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The Weekend Vote

Weekend vote: How big is your mute collection?

April 19, 2013 at 6:01 PM

Recently one of my students needed guidance purchasing her first mute, to use in orchestra because they are playing the Berceuse from the Firebird.

At the same time, I'm working on an interview with Rachel Barton Pine about her new Violin Lullabies album, in which she used mutes for several of the pieces. She went on a delightful tangent all about mutes. She has a friend who has the largest collection of stringed-instrument mutes in the world: more than 5,000!

I thought I had a lot of mutes, with a half-dozen. In fact, I thought I had a half-dozen, but I only have four -- others have gone to orchestra colleagues in need, etc. At least one got thrown away because it shredded my strings. I'm also not crazy about mutes that rattle around while I'm playing.

Here are my four mutes.

Mutes

The one I use most for orchestra playing is on the upper left, and I tried to find a link to it, but this mute seems to have disappeared from the universe. Anyone who knows where to buy one (all it says on it is "shield") please share the info! The one on the far right is an old-fashioned wooden mute; I remember that conductor Victor Yampolsky insisted we use these particular mutes for a muted section, I believe in a Shostakovich Symphony. The bottom mute is a practice mute.

The top-middle mute pictured above is also quite excellent and very convenient for orchestra playing, and it has a very interesting connection -- it was actually invented by Fred Spector, the gentleman with the 5,000 mutes! Spector is retired from the Chicago Symphony, where he played in the first violins for 48 years. He actually invented his own model of mute in 1947 -- made it from aluminum. Then 50 years later he put it into production, made from a rubber compound and manufactured by Super-Sensitive strings in Florida. It is called a Spector mute.

Fred Spector's mute collection is a fascinating topic. The man has mutes made from everything -- steel, leather, plastic, wood, tin, metal -- "There isn't a material I can think of that they haven't tried to make a mute with," he says. And his oldest mute? One from the 1690s, possibly owned by the young Mozart, as it was found in a case that contained one of his fractional-sized violins. Holy Ancient Mute, Batman! I found all this information on Rachel's Violin Adventures podcast (an interview in two parts, Episode 11 and Episode 13) -- it's a fascinating interview, I totally recommend it.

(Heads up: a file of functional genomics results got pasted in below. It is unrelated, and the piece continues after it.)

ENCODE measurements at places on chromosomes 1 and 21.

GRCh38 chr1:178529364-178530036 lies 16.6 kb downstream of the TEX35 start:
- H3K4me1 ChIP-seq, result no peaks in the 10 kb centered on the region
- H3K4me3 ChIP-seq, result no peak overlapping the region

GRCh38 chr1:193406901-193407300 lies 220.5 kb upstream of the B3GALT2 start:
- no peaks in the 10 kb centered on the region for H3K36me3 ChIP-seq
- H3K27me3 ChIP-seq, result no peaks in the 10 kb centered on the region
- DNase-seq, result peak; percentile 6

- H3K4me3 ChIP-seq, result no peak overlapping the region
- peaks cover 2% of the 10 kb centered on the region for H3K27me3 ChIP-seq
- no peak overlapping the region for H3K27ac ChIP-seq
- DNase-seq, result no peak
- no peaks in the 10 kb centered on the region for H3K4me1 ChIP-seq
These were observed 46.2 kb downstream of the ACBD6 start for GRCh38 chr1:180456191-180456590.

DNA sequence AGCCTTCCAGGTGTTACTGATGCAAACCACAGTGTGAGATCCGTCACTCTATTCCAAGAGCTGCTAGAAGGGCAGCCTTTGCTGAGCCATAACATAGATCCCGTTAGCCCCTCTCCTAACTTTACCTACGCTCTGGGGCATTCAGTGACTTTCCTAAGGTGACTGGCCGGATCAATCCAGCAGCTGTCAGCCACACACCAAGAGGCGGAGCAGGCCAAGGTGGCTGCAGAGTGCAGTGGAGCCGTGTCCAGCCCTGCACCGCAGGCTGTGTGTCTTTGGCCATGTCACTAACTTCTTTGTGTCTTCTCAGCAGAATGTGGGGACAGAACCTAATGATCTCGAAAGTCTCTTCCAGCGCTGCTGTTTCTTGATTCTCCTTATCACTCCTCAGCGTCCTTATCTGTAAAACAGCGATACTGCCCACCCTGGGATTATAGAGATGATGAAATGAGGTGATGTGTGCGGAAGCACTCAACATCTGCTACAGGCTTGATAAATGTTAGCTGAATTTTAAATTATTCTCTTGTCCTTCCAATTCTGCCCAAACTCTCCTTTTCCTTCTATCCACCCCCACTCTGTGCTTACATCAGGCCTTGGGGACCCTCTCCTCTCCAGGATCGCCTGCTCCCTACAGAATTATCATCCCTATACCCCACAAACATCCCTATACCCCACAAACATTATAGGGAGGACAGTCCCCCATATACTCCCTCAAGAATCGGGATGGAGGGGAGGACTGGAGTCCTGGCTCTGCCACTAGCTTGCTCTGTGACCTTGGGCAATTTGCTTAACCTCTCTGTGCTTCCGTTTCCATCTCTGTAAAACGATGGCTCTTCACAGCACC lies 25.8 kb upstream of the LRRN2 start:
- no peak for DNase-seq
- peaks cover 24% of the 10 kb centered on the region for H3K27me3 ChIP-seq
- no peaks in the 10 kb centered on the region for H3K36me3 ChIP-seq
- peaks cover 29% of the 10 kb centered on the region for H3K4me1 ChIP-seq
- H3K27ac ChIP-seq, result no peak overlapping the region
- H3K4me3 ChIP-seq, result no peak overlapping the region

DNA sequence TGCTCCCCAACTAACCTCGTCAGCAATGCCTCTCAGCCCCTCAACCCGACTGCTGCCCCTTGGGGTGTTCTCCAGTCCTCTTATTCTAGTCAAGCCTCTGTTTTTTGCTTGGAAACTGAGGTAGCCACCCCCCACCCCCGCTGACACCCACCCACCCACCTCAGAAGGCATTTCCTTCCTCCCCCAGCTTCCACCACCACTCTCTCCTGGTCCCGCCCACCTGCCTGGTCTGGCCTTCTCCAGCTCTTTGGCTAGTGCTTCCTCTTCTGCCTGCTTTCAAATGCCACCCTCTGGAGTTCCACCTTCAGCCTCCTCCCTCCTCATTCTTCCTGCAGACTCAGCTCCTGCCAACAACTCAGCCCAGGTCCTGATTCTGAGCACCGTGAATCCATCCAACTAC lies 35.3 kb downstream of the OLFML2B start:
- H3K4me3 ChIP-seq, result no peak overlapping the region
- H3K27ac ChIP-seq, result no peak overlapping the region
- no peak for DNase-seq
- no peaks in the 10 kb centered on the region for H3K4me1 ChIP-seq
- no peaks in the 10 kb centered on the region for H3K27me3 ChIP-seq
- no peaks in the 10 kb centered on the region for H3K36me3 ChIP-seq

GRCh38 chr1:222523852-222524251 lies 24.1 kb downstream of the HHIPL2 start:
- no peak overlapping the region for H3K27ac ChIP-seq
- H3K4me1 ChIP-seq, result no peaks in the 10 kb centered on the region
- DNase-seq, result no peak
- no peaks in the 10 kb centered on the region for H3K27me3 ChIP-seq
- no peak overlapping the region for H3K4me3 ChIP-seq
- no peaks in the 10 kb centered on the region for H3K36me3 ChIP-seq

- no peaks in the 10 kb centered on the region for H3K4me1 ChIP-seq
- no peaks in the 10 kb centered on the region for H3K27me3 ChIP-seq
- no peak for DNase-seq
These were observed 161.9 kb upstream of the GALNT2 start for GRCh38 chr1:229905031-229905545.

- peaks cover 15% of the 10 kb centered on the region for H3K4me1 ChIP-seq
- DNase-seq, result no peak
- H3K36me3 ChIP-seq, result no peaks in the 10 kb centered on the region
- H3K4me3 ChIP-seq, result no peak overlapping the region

So how does your mute collection compare?


From Man Wong
Posted on April 19, 2013 at 6:17 PM
I like the Spector mute for this (on violin anyway), except my kids seem to lose theirs a bit too easily.

Also tried a Torte one... and one of the wired ones (w/ rubber tubing to dampen the bridge) on viola that you probably disliked.

My kids also tend to break the rubber violin practice mutes I get them.

Fortunately, mutes aren't that expensive to replace -- more of a nuisance to replace than anything...

_Man_



From Samuel Chang
Posted on April 19, 2013 at 6:48 PM
In a pinch, I use clothespins. No pun intended :)
From Kathryn Woodby
Posted on April 19, 2013 at 6:49 PM
oh my, i know which one you mean about the string shredding! killed 2 sets on me when i was a poor college student, cant remember the name tho :)

oon a different note....will be waiting for that interview and hopefully contest! :) yay rachel and yay lullabies!

From marjory lange
Posted on April 19, 2013 at 7:09 PM
that one in the upper left looks like half the magnetic set up.

My favorite is the Polly mute--no rattle, stays put, moderate muting, even across the strings.

I have a few metal ones--old fashioned things.

One of my friends has one with a wavy wire standing up from it with a metal ball on the end--it produces a wah-wah muted sound, really weird.

From Laurie Niles
Posted on April 19, 2013 at 7:16 PM
How could I forget mentioning the String Bling mutes, decorated with crystals? Those look fun!
From William Horning
Posted on April 19, 2013 at 8:22 PM
Ok.....I really want to see the Mozart one. I've read articles that Jock Hume, one of the violinists on the Titanic, was recovered with a mute in his pocket. Always wondered what it looked like.

From Anne Horvath
Posted on April 19, 2013 at 10:55 PM
Tourte single-hole: the go-to.

Big rubber practice mute: Occasional use only.

Spector: bright yellow (!), works great, but it kills a lot of ring when stored behind bridge, at least on my violin. A real shame too, as this is the fastest, easiest mute ever.

Goldner: good for non-orchestral playing.

Heifetz: nice sound, tricky for fast changes.

Folded Dollar bill: Works great, easy to use, and the price is right.


I used to have a three pronged ebony mute, but it vanished many moons ago...

From Douglas Bevan
Posted on April 20, 2013 at 12:48 AM
I believe the "shield" was marketed as the "Menuhin Shield" mute. I have one around here somewhere. They seem to no longer be in production.

The "polly mute" is a similar design.

From Vanessa Gouw
Posted on April 20, 2013 at 12:58 AM
i have 3 mutes: orchestral: tourte and heifetz. and 1 practice mute.
From Patrick Tinney
Posted on April 20, 2013 at 1:22 AM
The only place I could find a “Menuhin Shield” listed is with a place called “Orfeo Strngs” if you go to their price list you can see one listed for HK$150 or just over $19USD I haven’t considered the postage from Hong Kong.